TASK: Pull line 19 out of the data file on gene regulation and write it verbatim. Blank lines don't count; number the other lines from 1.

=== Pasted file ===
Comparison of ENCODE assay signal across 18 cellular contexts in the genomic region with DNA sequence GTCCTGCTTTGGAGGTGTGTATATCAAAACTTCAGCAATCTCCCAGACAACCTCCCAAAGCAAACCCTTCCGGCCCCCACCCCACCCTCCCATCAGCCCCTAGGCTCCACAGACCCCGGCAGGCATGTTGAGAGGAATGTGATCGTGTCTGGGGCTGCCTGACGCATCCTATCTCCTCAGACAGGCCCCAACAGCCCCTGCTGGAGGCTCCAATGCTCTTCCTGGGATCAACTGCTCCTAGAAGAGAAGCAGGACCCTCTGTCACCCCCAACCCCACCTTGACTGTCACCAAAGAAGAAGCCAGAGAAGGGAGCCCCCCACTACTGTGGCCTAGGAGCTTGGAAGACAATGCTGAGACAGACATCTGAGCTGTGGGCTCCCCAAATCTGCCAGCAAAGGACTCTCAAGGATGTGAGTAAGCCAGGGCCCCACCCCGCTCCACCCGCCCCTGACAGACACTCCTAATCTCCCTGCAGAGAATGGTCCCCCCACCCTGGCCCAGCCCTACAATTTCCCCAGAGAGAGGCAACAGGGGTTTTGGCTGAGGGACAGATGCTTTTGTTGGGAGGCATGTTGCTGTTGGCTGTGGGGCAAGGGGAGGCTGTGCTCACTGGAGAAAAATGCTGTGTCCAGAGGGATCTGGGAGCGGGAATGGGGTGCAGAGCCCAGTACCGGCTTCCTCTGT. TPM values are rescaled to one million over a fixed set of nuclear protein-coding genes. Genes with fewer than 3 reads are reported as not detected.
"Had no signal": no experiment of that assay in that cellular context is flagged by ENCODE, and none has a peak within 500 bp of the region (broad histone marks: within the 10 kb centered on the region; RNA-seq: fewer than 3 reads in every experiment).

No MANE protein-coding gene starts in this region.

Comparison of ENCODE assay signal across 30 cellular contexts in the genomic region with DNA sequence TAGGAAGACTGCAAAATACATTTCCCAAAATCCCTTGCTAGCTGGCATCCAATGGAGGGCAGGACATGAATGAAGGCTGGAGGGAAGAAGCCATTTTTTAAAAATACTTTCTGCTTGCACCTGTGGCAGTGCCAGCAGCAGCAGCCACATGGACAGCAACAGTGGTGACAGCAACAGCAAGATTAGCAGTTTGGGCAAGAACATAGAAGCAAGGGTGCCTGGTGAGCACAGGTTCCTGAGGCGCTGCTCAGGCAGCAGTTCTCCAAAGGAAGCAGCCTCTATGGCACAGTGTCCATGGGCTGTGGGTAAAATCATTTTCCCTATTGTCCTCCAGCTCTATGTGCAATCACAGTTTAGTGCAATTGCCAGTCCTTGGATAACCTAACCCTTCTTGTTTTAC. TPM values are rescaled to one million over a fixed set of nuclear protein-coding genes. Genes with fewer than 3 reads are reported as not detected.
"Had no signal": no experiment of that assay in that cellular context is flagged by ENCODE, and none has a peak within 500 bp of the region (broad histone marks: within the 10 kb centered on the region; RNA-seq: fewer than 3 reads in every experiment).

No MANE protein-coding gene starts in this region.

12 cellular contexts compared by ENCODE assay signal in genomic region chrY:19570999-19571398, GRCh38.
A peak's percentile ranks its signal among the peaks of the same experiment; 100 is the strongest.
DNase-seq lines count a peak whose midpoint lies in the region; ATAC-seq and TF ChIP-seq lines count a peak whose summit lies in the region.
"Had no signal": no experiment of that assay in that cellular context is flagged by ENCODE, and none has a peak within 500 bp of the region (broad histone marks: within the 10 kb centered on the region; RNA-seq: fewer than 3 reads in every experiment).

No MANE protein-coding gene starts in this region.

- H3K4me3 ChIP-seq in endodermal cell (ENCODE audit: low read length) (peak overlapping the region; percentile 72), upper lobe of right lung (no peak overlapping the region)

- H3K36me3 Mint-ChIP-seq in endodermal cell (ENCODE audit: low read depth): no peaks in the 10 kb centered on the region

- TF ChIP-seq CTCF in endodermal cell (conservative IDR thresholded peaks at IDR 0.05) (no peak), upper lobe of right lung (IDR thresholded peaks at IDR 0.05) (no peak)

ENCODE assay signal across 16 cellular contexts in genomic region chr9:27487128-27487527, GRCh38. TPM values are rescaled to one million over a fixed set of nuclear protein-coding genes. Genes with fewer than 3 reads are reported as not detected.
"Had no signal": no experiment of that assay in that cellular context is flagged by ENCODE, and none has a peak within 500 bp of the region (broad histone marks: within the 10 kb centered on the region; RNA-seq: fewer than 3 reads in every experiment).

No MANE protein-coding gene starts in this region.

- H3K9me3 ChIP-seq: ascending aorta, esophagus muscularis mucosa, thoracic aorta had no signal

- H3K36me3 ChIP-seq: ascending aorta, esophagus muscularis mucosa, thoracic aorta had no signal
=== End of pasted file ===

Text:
- H3K36me3 ChIP-seq: ascending aorta, esophagus muscularis mucosa, thoracic aorta had no signal